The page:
‘We are told to keep the ending particularly tragic, to begin dousing the female lead in sorrow within the first 3-4 minutes!’

“I’ve taken a break from writing for dramas, because,” he says with his signature wit, “the only thing the industry is interested in is making women cry.” Seasonal trends, he says, dictate TV content. “In one spell, for example, you will only find dramas about extramarital affairs on all four major channels. The heads get together and see what subject the show with the highest ratings is featuring; then they feel a burning need to cash in on the same story!” Ahmed is making me laugh very hard at this point. He continues. “We are told to keep the ending particularly tragic, to begin dousing the female lead in sorrow within the first 3-4 minutes!”

Ahmed has mostly written light-hearted plays. A little-known fact: he wrote “Azar Ki Ayegi Baraat” (2009), the first in the comedy line-up that would eventually include the phenomenally popular “Dolly Ki Ayegi Baraat” and “Takkay ki Ayegi Baraat.” “Azar” starred some of the biggest names in Pakistani television, including Javed Sheikh, Saba Hameed, and the irrepressible Bushra Ansari.

Ever the modest poet, however, Ahmed says, “To clarify, I don’t write comedy—­that is Anwar Maqsood’s job and there has been no one to match his skill yet in Pakistan.”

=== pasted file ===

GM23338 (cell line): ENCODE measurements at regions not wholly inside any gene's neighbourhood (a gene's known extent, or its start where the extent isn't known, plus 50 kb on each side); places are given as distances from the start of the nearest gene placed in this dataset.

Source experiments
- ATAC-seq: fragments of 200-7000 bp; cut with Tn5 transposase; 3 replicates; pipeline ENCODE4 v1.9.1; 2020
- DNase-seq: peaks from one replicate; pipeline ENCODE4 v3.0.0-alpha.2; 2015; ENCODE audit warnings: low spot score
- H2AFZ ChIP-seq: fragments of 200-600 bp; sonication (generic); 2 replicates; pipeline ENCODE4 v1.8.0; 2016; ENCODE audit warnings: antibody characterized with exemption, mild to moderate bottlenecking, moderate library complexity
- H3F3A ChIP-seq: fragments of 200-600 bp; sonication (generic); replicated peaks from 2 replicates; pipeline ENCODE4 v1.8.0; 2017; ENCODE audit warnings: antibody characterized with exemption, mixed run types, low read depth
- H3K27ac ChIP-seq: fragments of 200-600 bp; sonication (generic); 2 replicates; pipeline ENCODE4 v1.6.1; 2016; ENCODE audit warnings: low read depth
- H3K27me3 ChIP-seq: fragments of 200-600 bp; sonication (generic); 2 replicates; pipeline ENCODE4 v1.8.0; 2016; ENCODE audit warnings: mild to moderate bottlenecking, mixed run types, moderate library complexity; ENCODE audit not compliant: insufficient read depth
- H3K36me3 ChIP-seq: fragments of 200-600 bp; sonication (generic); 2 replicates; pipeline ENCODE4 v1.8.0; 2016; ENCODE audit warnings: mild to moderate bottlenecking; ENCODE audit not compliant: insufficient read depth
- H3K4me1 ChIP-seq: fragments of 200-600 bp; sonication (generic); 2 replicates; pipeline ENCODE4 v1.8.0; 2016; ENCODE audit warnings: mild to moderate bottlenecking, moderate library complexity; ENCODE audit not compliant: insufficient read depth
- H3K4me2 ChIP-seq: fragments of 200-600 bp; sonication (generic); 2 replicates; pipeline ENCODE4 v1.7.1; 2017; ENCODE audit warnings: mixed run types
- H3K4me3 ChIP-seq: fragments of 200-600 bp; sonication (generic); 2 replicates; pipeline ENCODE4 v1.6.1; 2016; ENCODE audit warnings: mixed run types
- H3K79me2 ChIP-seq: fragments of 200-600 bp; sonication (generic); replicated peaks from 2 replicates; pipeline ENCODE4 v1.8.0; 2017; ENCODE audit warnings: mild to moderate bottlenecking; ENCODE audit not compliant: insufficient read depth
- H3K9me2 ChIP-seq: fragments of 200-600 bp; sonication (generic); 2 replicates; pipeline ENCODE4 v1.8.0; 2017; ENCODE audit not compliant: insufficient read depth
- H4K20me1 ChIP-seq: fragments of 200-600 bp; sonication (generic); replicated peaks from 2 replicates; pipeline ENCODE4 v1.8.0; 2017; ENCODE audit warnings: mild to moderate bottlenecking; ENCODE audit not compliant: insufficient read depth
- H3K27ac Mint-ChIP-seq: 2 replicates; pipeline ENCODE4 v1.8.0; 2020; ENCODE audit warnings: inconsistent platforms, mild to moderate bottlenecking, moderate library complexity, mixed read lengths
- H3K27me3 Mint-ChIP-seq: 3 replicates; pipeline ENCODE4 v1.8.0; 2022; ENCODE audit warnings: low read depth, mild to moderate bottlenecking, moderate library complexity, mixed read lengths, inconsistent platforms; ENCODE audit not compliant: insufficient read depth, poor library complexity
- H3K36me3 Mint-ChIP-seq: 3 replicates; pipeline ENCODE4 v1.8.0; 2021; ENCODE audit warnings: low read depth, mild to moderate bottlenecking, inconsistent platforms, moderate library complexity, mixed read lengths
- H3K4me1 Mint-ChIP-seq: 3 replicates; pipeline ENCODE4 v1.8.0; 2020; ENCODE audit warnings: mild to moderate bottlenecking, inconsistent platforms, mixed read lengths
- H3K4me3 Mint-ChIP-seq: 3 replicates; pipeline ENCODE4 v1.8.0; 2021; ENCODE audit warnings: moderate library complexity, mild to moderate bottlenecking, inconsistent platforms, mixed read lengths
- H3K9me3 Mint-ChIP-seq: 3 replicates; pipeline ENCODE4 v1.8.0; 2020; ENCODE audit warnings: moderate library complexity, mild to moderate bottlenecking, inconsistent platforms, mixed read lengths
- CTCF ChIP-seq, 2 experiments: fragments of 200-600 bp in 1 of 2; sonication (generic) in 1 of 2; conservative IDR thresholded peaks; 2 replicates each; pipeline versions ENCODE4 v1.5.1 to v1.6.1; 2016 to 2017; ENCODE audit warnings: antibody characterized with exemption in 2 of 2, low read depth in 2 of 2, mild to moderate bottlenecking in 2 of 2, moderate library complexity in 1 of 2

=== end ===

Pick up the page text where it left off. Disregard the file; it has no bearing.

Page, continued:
Dolly Ki Ayegi Baraat
Dolly Ki Ayegi Baraat
Ahmed starring in Coke Kahani
Ahmed starring in Coke Kahani


But “Tere Bin Laden” was noted, especially, for its humorous script. Nikhat Kazmi of The Times of India gave it a 4 out of 5 rating, adding, “compared with recent laugh riots at box offices, Tere Bin Laden has both: a smart script and some smart acting.” Pankaj Sabnani of Bollywood Trade News Network said, “Tere Bin Laden is ‘laden’ with many humorous moments. It is by far the funniest film in recent times. A must watch.” Asked about his style, Ahmed says, “I’m not that good with punchlines, I don’t think my writing makes people laugh out loud, but it does make them smile.” Ahmed was selected after extensive testing and hired to train some of the non-Punjabi speaking cast members who found the Punjabi humour in the dialogue very fun. Citing an example, he says, “Woh bacchi bari tight hai,” something that no one in Pakistan would laugh at, since we have heard it so many times, but spoken by a Sikh in India it had everyone in stitches.

‘The beautiful things that Haseena Moeen has written will be lost to the world’

Ahmed has approached serious subjects too. When he wrote a play about incest, “Khamoshi,” it was banned from being aired a second time. “My reasons for writing about this particular subject was, first, that it was based on a true story and secondly, I wanted to prove that it is possible to write a story about something so vile without sounding vulgar and without the production seeming tacky.” The result was a beautifully directed, sensitive play.




With a career spanning three decades, Ahmed has, with immense grace, divided his talents into acting and writing. An old-fashioned gentleman at heart, he misses the days of yore, when script-writing was mesmerizing, designed to please the heart, not producers hungry for ratings. “No one will ever give television the same high status as literature. The beautiful things that Haseena Moeen has written, Tanhaiyan, Dhoop Kinaray, these all will be lost to the world as great writing.”